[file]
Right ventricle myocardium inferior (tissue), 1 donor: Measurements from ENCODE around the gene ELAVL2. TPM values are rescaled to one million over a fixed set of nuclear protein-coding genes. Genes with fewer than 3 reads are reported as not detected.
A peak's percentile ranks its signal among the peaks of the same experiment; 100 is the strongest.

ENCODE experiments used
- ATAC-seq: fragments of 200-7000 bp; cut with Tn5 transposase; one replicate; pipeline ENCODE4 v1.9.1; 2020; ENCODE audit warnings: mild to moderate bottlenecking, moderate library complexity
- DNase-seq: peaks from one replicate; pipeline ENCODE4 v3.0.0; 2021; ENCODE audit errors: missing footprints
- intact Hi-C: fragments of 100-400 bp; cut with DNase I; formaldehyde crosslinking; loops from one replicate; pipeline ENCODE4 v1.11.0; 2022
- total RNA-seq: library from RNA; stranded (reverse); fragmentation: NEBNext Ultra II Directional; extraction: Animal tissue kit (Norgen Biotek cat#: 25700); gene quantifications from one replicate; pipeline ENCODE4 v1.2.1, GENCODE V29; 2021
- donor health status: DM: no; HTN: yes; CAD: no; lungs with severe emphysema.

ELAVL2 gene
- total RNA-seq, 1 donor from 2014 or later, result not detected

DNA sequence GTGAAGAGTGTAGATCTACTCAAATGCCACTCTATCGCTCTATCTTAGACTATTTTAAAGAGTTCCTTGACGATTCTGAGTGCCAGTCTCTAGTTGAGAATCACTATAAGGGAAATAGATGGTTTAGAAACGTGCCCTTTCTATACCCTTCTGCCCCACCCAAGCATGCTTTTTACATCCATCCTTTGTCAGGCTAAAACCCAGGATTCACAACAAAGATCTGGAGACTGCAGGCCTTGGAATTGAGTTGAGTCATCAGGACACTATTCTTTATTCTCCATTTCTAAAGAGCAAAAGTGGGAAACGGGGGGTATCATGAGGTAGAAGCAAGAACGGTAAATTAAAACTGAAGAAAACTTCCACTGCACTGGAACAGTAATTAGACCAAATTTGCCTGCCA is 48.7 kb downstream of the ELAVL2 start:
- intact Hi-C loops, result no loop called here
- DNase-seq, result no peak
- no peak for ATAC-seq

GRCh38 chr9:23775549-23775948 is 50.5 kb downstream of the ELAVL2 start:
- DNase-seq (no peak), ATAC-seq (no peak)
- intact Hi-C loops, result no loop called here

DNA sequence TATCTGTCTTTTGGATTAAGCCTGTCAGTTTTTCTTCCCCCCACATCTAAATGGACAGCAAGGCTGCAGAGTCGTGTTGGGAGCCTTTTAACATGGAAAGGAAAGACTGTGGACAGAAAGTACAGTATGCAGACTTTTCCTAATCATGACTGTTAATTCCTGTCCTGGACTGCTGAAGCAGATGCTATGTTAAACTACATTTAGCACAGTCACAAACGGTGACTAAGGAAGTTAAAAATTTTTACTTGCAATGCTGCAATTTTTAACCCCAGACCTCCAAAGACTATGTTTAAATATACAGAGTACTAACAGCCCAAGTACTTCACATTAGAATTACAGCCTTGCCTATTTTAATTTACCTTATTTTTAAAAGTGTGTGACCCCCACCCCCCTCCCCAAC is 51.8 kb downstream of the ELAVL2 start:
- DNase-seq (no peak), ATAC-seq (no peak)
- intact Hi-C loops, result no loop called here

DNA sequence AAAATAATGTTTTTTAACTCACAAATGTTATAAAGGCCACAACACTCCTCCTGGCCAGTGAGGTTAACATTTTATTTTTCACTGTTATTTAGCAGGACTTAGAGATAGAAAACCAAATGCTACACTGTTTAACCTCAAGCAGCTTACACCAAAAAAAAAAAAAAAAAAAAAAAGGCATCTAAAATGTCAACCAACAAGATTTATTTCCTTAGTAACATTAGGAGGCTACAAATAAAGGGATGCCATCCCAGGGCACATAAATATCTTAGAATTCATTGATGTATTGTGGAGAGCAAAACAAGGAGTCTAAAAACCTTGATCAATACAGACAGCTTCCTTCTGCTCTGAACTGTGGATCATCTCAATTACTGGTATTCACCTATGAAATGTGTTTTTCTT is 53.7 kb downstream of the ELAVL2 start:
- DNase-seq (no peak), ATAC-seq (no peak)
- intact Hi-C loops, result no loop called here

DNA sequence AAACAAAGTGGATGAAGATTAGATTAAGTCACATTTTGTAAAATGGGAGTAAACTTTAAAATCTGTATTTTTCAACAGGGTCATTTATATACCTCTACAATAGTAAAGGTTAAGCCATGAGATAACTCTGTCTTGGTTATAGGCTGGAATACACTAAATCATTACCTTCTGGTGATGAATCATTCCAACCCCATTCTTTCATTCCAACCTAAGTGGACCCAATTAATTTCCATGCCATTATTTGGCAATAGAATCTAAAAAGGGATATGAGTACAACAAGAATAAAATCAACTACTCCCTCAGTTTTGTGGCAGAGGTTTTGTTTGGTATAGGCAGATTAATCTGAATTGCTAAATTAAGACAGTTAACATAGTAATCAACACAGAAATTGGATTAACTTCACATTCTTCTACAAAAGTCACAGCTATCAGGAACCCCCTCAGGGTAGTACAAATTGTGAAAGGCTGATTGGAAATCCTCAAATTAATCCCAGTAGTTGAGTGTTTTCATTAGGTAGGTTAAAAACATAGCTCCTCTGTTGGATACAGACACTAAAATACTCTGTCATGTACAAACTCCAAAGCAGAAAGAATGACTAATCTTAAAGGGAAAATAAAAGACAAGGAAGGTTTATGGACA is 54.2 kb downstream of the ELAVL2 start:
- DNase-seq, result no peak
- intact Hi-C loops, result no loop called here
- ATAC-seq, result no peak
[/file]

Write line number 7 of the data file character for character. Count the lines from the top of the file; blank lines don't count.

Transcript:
- total RNA-seq: library from RNA; stranded (reverse); fragmentation: NEBNext Ultra II Directional; extraction: Animal tissue kit (Norgen Biotek cat#: 25700); gene quantifications from one replicate; pipeline ENCODE4 v1.2.1, GENCODE V29; 2021